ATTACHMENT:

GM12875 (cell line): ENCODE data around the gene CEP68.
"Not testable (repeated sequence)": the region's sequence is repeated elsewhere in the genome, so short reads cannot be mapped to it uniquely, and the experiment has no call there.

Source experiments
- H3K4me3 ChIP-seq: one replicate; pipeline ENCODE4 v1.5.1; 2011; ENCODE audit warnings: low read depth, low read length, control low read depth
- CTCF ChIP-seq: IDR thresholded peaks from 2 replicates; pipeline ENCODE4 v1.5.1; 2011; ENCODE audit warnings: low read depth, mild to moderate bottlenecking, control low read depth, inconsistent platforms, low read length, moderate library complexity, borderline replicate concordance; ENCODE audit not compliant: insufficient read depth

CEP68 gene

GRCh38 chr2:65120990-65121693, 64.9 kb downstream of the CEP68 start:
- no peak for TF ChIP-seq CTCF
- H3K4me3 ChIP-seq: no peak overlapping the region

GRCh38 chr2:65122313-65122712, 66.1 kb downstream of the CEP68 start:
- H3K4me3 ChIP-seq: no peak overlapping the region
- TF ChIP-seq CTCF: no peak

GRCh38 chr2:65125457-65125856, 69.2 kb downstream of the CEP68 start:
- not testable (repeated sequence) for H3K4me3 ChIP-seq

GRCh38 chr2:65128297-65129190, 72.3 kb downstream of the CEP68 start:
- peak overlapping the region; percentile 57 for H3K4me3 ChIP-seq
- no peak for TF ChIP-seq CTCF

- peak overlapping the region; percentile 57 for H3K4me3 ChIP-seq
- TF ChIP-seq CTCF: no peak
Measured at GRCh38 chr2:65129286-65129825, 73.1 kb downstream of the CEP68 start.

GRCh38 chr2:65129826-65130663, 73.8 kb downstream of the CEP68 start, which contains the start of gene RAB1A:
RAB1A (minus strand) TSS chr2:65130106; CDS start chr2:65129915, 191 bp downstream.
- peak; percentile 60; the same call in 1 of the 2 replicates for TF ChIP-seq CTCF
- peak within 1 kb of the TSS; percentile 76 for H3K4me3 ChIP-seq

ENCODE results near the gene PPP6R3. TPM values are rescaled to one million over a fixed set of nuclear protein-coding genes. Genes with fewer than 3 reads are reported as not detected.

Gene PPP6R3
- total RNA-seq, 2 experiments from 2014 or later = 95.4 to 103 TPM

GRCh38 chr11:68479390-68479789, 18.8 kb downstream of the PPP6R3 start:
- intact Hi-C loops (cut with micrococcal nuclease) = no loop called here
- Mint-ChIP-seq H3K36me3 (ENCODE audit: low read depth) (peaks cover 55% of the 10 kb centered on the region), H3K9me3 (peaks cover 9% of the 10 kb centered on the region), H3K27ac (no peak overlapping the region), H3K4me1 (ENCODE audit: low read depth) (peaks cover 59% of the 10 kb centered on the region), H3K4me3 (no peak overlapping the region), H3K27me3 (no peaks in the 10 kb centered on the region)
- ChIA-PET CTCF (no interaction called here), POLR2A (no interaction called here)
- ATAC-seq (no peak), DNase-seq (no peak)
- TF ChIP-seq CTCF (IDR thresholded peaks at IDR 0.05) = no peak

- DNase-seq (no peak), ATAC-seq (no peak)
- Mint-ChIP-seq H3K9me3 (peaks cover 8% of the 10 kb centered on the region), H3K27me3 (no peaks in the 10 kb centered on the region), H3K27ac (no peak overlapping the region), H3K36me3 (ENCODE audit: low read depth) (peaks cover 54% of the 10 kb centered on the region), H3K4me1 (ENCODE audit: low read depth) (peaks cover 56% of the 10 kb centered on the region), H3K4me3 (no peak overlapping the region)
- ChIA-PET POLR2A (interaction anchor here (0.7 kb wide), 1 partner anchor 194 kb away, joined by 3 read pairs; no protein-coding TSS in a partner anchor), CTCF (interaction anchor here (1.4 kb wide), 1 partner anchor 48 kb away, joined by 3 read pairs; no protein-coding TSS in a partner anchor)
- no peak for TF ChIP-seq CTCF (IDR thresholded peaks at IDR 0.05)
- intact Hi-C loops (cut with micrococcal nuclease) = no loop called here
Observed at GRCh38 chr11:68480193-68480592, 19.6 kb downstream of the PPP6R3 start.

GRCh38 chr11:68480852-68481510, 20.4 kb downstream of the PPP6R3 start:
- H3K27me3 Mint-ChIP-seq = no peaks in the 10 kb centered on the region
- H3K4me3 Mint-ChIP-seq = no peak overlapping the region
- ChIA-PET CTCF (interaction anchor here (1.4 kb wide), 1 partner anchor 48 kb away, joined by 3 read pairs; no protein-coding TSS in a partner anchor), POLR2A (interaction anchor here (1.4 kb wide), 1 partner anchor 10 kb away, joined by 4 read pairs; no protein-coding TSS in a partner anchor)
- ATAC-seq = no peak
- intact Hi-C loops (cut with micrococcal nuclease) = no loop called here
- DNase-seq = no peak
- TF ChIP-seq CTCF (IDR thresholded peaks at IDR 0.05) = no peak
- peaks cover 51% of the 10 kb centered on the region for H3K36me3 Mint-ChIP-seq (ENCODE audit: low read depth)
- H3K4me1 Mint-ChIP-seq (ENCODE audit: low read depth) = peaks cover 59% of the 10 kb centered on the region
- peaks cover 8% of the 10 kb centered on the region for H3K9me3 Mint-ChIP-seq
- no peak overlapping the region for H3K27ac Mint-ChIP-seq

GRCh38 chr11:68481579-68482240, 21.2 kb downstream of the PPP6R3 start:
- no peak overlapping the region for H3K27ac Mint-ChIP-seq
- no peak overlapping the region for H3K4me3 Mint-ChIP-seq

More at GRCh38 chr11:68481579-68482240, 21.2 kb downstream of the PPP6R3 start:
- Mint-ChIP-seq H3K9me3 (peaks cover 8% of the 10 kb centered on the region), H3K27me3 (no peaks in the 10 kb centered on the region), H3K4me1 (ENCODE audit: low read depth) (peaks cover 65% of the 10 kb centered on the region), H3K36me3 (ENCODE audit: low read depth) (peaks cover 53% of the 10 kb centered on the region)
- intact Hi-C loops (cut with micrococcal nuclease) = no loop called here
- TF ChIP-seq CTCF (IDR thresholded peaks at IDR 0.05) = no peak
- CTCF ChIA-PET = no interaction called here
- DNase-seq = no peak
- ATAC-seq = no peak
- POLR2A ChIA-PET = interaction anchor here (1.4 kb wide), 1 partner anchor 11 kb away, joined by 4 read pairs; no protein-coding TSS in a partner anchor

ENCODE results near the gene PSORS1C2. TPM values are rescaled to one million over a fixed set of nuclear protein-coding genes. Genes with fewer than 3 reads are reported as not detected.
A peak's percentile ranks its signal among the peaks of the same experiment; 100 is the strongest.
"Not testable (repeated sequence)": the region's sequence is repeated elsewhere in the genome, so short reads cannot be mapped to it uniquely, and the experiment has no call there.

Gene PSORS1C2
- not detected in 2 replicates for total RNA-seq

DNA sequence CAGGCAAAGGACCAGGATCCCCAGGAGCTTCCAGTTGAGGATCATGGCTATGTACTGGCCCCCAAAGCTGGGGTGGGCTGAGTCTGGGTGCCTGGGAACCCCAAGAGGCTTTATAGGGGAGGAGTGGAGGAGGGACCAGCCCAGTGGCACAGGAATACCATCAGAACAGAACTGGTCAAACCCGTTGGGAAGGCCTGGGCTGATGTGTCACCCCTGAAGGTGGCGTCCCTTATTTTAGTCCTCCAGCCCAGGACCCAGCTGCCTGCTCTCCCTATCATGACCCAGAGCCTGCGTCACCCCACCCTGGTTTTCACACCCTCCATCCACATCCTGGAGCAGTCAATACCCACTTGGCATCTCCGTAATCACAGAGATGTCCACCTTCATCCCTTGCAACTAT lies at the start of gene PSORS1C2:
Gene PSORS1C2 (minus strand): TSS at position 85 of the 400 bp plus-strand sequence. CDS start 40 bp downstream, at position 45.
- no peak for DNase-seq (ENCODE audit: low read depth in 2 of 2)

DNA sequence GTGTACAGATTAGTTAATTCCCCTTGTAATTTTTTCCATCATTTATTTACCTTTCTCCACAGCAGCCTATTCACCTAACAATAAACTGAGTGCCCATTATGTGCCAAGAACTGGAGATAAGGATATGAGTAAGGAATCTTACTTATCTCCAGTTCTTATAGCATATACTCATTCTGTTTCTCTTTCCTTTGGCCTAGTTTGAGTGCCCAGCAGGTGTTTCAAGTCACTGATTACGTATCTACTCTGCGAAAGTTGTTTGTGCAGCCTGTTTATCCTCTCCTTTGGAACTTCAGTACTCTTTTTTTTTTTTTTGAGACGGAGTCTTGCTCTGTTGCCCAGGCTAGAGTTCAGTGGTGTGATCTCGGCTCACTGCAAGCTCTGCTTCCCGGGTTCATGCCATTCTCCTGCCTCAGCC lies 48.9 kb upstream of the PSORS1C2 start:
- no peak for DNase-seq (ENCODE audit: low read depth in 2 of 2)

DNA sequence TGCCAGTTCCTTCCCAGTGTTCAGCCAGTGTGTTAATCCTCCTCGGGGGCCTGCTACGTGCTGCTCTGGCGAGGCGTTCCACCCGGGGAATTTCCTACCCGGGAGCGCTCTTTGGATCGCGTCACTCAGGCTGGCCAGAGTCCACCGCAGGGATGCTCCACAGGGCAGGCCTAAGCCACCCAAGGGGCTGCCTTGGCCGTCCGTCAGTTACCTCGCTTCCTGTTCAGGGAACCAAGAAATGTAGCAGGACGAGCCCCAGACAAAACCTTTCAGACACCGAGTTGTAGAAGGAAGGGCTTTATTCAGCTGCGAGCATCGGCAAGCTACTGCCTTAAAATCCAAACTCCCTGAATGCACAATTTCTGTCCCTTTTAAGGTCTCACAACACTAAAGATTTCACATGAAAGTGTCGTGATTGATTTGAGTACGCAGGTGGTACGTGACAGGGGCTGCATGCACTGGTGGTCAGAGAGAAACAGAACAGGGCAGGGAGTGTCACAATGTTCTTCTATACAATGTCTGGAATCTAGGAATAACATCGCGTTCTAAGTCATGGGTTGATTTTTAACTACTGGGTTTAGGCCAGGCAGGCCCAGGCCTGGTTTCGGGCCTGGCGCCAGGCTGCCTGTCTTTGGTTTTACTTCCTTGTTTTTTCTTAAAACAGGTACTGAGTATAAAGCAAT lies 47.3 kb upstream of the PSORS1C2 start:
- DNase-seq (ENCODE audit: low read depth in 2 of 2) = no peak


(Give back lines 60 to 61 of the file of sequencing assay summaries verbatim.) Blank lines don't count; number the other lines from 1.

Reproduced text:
- DNase-seq = no peak
- ATAC-seq = no peak